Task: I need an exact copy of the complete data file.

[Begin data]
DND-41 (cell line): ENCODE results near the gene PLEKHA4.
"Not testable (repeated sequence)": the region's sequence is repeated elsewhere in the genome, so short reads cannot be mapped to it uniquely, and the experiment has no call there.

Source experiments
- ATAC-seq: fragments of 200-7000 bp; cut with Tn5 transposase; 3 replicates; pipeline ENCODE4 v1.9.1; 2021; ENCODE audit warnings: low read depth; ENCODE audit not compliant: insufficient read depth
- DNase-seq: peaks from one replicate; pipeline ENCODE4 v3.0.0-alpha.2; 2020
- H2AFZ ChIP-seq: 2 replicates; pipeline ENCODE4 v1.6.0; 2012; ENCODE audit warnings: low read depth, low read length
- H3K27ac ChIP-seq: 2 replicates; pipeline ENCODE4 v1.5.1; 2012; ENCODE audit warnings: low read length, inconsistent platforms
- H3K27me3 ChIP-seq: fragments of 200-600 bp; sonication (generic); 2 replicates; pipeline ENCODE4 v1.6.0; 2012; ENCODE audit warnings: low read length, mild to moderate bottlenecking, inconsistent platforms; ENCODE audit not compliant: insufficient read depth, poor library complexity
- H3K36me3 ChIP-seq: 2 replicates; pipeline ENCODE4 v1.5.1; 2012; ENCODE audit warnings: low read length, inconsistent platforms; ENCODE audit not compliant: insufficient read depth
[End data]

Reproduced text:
DND-41 (cell line): ENCODE results near the gene PLEKHA4.
"Not testable (repeated sequence)": the region's sequence is repeated elsewhere in the genome, so short reads cannot be mapped to it uniquely, and the experiment has no call there.

Source experiments
- ATAC-seq: fragments of 200-7000 bp; cut with Tn5 transposase; 3 replicates; pipeline ENCODE4 v1.9.1; 2021; ENCODE audit warnings: low read depth; ENCODE audit not compliant: insufficient read depth
- DNase-seq: peaks from one replicate; pipeline ENCODE4 v3.0.0-alpha.2; 2020
- H2AFZ ChIP-seq: 2 replicates; pipeline ENCODE4 v1.6.0; 2012; ENCODE audit warnings: low read depth, low read length
- H3K27ac ChIP-seq: 2 replicates; pipeline ENCODE4 v1.5.1; 2012; ENCODE audit warnings: low read length, inconsistent platforms
- H3K27me3 ChIP-seq: fragments of 200-600 bp; sonication (generic); 2 replicates; pipeline ENCODE4 v1.6.0; 2012; ENCODE audit warnings: low read length, mild to moderate bottlenecking, inconsistent platforms; ENCODE audit not compliant: insufficient read depth, poor library complexity
- H3K36me3 ChIP-seq: 2 replicates; pipeline ENCODE4 v1.5.1; 2012; ENCODE audit warnings: low read length, inconsistent platforms; ENCODE audit not compliant: insufficient read depth